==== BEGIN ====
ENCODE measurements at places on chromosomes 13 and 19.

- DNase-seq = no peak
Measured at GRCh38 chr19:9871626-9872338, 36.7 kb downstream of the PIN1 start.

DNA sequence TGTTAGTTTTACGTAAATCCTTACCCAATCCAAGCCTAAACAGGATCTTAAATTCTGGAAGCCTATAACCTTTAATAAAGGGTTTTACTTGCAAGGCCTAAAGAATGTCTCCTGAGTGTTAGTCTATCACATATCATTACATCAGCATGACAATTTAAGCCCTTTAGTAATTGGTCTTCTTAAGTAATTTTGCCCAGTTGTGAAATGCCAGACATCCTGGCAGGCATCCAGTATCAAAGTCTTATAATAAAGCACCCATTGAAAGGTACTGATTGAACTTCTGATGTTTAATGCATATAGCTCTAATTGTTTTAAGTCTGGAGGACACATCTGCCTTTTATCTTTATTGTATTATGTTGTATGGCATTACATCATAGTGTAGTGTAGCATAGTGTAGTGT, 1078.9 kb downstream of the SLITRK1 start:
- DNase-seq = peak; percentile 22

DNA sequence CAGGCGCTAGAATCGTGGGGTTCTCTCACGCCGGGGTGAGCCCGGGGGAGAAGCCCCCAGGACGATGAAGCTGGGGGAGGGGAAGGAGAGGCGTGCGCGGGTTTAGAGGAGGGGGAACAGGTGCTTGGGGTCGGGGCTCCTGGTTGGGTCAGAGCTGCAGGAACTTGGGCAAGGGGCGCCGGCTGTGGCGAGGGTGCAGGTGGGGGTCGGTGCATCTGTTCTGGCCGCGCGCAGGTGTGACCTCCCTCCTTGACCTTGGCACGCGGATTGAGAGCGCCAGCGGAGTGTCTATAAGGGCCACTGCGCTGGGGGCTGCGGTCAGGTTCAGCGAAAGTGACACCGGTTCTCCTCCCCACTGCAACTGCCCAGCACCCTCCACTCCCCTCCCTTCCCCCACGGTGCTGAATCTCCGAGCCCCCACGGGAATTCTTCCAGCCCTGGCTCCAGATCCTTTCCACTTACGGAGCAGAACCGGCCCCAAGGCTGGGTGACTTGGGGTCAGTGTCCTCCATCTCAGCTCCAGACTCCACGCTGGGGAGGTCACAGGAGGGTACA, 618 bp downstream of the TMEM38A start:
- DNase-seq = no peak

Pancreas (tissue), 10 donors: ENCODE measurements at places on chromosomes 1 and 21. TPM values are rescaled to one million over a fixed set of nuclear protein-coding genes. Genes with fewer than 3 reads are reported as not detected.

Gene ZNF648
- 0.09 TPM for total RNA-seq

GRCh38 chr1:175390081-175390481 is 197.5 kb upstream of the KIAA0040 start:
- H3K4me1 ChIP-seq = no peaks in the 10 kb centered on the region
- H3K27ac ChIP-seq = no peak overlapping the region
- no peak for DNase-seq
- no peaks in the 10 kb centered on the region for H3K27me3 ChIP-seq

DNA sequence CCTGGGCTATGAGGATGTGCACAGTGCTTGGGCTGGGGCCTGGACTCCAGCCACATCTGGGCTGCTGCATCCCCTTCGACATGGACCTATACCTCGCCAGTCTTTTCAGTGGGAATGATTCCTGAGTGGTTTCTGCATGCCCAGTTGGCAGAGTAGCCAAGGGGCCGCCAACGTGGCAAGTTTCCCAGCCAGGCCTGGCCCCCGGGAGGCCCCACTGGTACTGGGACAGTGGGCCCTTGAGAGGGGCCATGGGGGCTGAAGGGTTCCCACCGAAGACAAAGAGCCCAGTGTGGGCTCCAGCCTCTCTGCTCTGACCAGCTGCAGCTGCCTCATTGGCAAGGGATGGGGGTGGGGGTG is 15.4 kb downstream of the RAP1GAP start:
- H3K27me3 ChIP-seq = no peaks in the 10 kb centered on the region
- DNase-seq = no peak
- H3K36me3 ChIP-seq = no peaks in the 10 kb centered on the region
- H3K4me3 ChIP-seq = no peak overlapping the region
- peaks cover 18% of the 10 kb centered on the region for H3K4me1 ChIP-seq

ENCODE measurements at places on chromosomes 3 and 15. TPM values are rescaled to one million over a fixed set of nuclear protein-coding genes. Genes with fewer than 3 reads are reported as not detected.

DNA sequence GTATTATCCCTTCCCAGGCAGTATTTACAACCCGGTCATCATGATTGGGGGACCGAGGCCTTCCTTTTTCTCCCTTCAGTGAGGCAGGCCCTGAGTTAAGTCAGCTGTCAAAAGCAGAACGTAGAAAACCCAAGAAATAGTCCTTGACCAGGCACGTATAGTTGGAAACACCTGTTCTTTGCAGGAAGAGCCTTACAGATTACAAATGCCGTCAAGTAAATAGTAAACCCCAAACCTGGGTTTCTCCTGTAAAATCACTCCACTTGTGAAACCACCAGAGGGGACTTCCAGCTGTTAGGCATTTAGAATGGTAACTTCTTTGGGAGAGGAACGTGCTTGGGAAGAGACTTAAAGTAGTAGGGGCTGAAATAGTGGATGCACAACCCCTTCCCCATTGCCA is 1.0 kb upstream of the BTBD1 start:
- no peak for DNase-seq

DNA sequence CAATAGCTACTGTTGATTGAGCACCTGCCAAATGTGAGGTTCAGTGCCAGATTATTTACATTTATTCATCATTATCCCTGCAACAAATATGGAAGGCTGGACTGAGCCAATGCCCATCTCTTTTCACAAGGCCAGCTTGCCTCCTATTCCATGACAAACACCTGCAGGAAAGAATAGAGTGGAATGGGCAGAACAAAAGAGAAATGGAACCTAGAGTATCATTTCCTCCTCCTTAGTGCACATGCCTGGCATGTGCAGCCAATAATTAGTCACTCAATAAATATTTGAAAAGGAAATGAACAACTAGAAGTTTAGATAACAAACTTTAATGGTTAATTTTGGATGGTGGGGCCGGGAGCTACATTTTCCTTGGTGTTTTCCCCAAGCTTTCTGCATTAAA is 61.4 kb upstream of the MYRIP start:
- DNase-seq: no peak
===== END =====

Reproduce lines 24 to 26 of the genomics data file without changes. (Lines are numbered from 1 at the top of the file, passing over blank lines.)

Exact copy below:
- no peak for DNase-seq

DNA sequence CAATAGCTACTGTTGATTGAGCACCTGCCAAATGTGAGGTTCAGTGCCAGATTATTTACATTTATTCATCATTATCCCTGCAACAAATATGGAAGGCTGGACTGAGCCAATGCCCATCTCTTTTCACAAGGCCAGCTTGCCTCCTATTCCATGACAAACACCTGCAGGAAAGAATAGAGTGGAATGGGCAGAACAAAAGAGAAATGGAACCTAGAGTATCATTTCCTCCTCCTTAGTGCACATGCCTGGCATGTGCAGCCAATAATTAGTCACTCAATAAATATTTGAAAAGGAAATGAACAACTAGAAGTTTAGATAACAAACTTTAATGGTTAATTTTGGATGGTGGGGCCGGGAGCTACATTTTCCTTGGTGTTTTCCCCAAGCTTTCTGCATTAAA is 61.4 kb upstream of the MYRIP start:
- DNase-seq: no peak